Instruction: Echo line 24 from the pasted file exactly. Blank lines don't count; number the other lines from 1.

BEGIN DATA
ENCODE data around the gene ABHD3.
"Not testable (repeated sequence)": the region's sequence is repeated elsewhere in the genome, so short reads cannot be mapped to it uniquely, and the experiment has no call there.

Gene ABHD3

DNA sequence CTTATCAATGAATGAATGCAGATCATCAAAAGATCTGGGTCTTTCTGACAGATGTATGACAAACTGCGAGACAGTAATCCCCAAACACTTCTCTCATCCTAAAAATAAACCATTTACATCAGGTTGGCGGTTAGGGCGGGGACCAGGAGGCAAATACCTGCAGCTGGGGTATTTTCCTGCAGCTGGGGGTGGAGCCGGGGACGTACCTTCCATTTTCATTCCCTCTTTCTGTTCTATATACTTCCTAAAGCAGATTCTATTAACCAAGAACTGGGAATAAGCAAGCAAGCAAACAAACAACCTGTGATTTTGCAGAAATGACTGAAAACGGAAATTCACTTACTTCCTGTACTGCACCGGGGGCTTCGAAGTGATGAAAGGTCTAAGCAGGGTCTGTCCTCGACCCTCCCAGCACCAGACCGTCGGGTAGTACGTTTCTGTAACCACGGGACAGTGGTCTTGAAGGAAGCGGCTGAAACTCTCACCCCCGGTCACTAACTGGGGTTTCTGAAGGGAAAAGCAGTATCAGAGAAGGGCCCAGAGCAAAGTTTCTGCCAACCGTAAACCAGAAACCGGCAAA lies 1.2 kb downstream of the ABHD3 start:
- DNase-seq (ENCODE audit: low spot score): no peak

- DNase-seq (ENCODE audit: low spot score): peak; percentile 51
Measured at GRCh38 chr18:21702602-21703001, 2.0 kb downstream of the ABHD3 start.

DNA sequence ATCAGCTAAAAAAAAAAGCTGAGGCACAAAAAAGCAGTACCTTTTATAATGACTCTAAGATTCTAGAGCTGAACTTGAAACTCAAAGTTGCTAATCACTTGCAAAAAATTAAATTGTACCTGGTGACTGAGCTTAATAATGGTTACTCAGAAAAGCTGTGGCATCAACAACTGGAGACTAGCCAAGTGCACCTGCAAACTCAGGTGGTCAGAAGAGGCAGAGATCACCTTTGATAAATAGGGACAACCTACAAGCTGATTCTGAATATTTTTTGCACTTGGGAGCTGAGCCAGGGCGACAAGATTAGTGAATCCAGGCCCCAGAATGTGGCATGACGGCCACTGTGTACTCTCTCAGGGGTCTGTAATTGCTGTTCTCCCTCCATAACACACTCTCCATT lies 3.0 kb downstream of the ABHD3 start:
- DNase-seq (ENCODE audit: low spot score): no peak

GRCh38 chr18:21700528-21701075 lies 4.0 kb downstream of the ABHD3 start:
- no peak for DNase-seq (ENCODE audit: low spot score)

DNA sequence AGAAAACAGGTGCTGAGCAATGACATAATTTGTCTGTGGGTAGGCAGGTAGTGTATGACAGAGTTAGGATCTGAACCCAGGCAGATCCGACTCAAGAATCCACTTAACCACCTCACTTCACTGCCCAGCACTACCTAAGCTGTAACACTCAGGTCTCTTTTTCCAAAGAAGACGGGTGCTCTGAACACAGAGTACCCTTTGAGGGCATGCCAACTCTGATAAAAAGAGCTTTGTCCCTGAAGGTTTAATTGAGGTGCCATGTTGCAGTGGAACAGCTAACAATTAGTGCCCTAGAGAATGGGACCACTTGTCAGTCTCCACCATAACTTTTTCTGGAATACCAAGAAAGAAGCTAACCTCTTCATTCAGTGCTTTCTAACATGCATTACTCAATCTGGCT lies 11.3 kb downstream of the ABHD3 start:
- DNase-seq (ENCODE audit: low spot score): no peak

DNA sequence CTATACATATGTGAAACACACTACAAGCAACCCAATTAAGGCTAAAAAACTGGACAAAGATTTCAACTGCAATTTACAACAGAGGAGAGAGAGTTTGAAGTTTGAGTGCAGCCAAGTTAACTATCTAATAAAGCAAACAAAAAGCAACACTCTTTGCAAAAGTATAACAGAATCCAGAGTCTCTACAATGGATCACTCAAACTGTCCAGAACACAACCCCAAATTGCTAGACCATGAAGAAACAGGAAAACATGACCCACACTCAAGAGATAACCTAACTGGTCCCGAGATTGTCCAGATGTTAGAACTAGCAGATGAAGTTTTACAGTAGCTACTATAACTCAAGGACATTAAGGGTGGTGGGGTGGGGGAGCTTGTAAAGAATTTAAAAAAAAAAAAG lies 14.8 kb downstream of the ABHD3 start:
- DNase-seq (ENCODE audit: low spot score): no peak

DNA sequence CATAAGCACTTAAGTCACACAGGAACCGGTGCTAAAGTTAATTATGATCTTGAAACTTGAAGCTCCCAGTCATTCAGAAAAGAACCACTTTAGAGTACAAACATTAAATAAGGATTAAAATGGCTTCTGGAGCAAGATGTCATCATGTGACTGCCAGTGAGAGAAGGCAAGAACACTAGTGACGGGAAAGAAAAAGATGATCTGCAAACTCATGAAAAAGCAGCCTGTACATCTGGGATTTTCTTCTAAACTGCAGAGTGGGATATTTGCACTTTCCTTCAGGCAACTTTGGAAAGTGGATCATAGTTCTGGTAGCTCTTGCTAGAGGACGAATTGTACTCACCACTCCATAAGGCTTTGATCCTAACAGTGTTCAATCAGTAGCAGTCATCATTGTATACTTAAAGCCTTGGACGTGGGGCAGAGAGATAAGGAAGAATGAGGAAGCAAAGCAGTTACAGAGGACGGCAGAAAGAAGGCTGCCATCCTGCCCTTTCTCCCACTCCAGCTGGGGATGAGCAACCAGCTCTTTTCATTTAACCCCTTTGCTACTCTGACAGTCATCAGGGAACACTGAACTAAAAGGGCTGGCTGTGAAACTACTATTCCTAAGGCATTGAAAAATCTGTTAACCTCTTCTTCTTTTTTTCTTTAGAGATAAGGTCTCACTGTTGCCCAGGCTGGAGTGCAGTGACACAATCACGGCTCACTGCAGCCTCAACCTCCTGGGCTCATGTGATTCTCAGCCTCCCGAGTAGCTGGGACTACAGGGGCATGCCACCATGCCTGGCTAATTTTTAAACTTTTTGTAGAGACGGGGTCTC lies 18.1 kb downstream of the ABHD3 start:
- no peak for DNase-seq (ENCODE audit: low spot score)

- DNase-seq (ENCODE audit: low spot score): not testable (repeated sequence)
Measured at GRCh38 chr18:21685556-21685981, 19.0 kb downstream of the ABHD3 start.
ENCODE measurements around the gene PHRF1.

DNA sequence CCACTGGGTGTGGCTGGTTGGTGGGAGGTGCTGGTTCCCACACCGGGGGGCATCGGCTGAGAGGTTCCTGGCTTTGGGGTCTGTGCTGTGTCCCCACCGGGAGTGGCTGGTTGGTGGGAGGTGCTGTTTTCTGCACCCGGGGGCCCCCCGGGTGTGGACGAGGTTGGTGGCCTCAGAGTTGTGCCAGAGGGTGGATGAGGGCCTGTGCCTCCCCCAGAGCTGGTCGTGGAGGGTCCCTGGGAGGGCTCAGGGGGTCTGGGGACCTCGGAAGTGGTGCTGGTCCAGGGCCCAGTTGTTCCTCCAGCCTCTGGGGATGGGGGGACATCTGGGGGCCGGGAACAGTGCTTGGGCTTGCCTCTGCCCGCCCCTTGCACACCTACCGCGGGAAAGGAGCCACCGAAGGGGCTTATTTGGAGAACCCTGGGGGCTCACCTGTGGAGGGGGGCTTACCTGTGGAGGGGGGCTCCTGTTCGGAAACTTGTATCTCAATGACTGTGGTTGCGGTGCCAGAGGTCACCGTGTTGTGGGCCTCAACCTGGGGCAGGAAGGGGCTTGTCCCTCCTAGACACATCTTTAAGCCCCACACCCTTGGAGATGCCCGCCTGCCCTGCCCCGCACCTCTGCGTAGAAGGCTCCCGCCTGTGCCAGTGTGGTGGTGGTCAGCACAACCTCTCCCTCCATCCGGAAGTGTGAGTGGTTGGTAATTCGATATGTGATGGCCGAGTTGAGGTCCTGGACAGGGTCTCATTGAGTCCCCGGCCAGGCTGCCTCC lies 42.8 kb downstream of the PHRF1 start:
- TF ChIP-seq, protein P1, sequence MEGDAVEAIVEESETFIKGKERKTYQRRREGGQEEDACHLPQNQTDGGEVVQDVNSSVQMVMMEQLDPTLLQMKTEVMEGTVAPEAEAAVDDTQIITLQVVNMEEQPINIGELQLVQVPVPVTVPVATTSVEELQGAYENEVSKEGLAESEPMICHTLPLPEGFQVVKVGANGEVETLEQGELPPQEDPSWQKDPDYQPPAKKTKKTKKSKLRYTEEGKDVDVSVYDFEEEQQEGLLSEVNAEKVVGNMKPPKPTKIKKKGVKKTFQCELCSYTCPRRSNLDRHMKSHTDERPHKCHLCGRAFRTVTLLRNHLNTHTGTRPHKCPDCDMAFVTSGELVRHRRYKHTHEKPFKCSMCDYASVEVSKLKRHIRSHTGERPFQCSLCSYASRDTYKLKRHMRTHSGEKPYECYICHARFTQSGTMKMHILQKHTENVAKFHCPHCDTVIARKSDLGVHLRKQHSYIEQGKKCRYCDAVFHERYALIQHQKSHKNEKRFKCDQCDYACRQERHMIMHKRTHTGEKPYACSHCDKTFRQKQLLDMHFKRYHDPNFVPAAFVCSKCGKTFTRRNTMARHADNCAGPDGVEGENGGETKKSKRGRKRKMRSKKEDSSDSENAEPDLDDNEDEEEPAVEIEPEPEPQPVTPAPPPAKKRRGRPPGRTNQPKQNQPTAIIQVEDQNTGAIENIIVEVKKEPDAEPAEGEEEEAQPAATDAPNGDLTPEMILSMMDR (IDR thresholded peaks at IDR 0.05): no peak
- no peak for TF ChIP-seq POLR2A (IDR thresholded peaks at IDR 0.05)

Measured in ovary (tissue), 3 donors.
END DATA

Measured in ovary (tissue), 3 donors.